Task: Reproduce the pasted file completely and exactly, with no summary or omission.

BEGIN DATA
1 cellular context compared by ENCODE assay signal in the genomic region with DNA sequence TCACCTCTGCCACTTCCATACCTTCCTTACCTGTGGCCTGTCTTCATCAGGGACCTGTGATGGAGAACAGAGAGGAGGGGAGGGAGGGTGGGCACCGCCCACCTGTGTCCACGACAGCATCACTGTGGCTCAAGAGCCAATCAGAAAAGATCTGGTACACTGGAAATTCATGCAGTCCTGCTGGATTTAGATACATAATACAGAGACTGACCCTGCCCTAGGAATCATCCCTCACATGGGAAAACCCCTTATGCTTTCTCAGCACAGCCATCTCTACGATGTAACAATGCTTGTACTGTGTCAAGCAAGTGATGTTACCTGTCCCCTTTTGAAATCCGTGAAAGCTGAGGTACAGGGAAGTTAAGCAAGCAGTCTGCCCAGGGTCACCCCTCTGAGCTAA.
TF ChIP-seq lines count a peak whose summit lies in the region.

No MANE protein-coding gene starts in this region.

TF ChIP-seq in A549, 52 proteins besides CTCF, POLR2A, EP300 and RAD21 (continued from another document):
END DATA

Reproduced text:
1 cellular context compared by ENCODE assay signal in the genomic region with DNA sequence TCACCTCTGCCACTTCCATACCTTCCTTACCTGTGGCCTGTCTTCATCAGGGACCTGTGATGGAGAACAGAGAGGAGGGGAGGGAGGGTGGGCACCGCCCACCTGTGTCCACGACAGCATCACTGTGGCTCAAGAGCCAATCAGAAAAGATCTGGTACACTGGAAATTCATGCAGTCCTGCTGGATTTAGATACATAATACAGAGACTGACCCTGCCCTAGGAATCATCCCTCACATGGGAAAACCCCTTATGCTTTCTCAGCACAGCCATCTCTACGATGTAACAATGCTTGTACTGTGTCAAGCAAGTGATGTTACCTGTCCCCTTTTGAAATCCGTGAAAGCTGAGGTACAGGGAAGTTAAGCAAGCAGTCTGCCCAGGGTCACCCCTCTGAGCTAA.
TF ChIP-seq lines count a peak whose summit lies in the region.

No MANE protein-coding gene starts in this region.

TF ChIP-seq in A549, 52 proteins besides CTCF, POLR2A, EP300 and RAD21 (continued from another document):